“Your shirt’s cute,” she says, but I don’t say anything, just lean over to smooth down the edge of the colorful, patterned rug we’re standing on. This morning I tried on seven outfits before deciding on these cute green shorts and this kind of revealing, strappy white tank top. I thought it looked summery and fun and, I’ll admit, really good on me. But now I think I should have worn something I always wear so that Morgan wouldn’t notice it was different and thus I wouldn’t appear to be trying to look different.
I bend down to adjust the rug again, and it really does look good, the way the green in the music stand brings out the colors in the pattern, and I’m finding myself actually able to think of something other than her until she says, “Emi, are you not talking to me?”
And I stand up and say, “No, no, that’s not it.”
Because it isn’t. I’m not trying to be childish or standoffish. I’m not trying to be mean. But I can’t tell her that I’m not talking because I’m afraid that I’ll cry if I do. The humiliation of being broken up with six times is brutal. And really, there might not be much worse than being at work with all of the people whose respect you want to earn while your first real love tells you you look pretty because she wants you to feel a little less crushed by the fact that she doesn’t love you back.
I force a smile and say, “Check out this stand. Isn’t it perfect?” knowing that she’ll like it almost as much as I do.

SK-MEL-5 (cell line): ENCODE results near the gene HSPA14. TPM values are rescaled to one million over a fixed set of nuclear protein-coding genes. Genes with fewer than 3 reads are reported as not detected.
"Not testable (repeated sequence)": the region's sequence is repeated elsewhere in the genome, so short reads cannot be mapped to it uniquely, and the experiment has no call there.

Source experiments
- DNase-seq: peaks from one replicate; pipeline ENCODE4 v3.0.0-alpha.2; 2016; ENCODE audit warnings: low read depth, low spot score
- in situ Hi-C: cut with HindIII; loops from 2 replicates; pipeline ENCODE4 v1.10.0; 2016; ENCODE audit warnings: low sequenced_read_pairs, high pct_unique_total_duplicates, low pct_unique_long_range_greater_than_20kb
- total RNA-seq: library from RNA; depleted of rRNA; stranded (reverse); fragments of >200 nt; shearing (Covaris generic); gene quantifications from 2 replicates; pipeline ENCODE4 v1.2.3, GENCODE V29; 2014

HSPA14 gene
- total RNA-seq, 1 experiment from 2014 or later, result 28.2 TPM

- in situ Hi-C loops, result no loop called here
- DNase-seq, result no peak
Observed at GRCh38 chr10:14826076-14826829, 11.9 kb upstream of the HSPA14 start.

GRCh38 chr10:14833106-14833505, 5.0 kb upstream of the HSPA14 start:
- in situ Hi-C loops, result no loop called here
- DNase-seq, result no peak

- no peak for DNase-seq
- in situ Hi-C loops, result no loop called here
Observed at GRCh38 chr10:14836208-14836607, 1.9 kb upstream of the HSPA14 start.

“Yeah,” she says. “The whole room looks really, really good.”
I take a step back and look at it. Morgan’s right. The room is supposed to be the basement practice space for a teenage-band geek named Kira. She doesn’t have a big part in the movie, but there’s an important scene that takes place in this room, and it’s the first set I’ve designed on my own. I started with actual kid stuff. Trophies from thrift stores that I polished to make seem only a couple years old. Concert posters of a couple popular bands whose members play trumpets, which this character plays. So much sheet music that it’s spilling off shelves, piled on every available surface. All of these normal things, but then a few extravagances, because this is the movies. A white bubble chandelier that lets out this beautiful soft light; a really shiny, really expensive trumpet; a hand-woven rug. And now, the music stand. I feel overwhelmingly proud of myself for pulling this off, and completely in love with the movie business.
“So now you’re just waiting on the sofa?”
I turn to the last empty wall where the sofa will go, and nod.
I shake my head. No.
“It needs to be perfect,” I say.
Early in the movie, Kira loses her virginity. She loses it to a guy who doesn’t love her, but she doesn’t know that in the moment. They have sex, not in her bedroom, but on a sofa in this practice room, the room that I am dressing, and I know that the scene will be disturbing because the secret is out to everyone except Kira that the guy isn’t worth losing anything to. I’ve been trying to track down the sofa since I got the assignment. I know what I want. I know that it’s going to be a vivid green, a soft material. The scene will be painful but the sofa will comfort her. It needs to be worn-in and look a little dated because it’s the basement practice room; it’s where the cast-off furniture goes after it’s been replaced by newer and better things. But it also needs to be special enough to have been saved.